Raise your hand if you knew, after the March crash, that the stock market would hit record highs by the end of the year. Stop. Put it down. Nobody believes you.
Even for the hardy “buy when there’s blood in the streets” crowd, throwing more money into the game when the pandemic was starting to explode and the world was spiraling toward economic disaster had to have seemed terrifying at the time.
Nevertheless, as Ben Carlson, portfolio manager at Ritholtz Wealth Management LLC, pointed out in a blog post on Sunday, “investing when things look bleak remains a profitable strategy.”
He pointed to this chart as evidence:
In other words, when unemployment is high, stocks soar, and when it’s low, gains are relatively paltry. At least that’s what history has told us.
“It’s counterintuitive that the best returns would come from investing when the economy is getting body-slammed,” Carlson wrote. “But being uncomfortable when investing is typically a good sign.”
He acknowledged that he felt, during the initial market drop, that stocks could potentially fall another 60% from there. In that four-week period that started in late February, stocks experienced the fastest bear market of 30% or worse from all-time highs in history. Yet, just five months later and stocks were again pushing up into uncharted territory.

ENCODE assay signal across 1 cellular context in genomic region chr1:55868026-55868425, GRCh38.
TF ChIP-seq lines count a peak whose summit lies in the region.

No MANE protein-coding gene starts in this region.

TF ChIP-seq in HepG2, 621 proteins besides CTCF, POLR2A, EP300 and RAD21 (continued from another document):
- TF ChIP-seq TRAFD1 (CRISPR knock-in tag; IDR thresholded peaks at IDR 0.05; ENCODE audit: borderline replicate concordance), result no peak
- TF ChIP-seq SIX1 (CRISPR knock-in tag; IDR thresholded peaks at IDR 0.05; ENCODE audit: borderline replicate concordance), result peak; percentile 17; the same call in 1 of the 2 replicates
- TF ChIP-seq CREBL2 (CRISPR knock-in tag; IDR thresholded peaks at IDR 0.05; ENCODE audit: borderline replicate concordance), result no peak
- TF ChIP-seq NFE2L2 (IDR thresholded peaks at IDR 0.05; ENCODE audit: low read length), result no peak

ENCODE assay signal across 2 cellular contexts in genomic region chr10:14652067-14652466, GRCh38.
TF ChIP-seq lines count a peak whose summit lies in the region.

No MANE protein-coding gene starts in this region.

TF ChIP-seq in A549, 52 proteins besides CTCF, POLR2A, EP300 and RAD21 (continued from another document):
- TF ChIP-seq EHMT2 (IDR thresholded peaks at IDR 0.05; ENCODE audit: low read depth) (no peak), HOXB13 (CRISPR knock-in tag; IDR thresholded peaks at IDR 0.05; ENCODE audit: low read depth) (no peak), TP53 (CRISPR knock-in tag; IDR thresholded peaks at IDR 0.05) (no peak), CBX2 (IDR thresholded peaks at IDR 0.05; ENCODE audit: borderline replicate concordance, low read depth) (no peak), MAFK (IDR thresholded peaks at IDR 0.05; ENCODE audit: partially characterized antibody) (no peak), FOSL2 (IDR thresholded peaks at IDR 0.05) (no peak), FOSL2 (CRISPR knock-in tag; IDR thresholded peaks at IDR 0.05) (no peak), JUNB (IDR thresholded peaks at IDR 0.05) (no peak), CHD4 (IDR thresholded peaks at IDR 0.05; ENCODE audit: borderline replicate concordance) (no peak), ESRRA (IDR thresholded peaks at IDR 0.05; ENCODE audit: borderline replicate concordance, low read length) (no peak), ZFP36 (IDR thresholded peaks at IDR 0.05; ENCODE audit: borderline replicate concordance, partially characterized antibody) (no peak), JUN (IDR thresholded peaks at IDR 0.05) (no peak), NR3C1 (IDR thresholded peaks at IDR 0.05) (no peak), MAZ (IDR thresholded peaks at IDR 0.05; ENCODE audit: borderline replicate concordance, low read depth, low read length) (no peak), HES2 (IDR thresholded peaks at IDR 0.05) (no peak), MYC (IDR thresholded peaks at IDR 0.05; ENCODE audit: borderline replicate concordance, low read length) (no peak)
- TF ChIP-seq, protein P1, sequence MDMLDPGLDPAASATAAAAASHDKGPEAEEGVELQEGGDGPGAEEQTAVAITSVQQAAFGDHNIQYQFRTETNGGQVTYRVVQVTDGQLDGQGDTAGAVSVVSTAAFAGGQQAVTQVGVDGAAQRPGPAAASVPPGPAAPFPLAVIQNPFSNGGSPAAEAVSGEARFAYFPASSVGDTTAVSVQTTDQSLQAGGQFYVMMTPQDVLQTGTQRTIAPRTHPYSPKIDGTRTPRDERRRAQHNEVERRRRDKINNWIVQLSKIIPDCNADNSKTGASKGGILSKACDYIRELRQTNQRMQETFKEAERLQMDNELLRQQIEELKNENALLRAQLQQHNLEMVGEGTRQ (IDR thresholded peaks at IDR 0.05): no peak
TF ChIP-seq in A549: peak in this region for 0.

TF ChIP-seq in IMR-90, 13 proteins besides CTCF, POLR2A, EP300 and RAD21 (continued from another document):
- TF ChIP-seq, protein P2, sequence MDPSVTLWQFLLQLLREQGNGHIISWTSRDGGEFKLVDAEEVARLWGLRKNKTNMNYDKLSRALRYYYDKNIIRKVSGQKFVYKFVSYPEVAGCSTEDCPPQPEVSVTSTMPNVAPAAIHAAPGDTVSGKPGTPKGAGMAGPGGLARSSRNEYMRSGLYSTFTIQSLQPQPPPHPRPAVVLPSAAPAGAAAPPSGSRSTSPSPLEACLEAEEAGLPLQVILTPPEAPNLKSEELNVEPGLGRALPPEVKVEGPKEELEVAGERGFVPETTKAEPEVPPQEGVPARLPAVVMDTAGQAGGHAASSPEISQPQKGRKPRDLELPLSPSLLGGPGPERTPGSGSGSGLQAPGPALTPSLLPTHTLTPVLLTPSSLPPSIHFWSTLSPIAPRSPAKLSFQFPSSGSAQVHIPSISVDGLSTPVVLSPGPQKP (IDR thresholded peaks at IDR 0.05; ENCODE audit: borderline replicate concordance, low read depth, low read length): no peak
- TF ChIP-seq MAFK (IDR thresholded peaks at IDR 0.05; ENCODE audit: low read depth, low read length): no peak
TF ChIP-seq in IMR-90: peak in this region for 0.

“Just think about how many brilliant people decided to play it safe and wait for a retest of the lows after stocks bounced,” Carlson said. “Guess, what? By the time the dust settled it was already too late. The stock market proved a lot of people wrong this year.”
Of course, it was easy to be caught wrong-footed in the face of rising unemployment, mounting coronavirus death tolls and political unrest, but even so, the actions of the Federal Reserve, in retrospect, was where the focus should have been.
“The government threw trillions of dollars at this thing. They literally gave people money,” Carlson said. “It seems obvious now that those trillions and an implicit backing from the Fed would provide a floor under the markets. But few people at the time were predicting a rush back to all-time highs while these programs were being rolled out.”
The best way to navigate the madness? It’s hard to beat the buy-and-hold approach, he suggested, though sticking to it through a 30% peak-to-trough drop within a month wouldn’t have been easy. Then again, stocks have recovered 60% since then to make for a net 15% gain.
“Holding is difficult but it may be even harder to go one step further and buy when stocks are falling and everyone is running for the exits,” Carlson wrote. “Buy and hold only works if you both buy and hold when it feels like the market may never rise again.”
As for the major indexes, the Dow Jones Industrial Average
finished last week with a 0.6% decline, while the S&P 500
fell 1%, and the Nasdaq Composite
lost 0.7%. The small-cap Russell 2000
was nearly 1% higher for the week, however.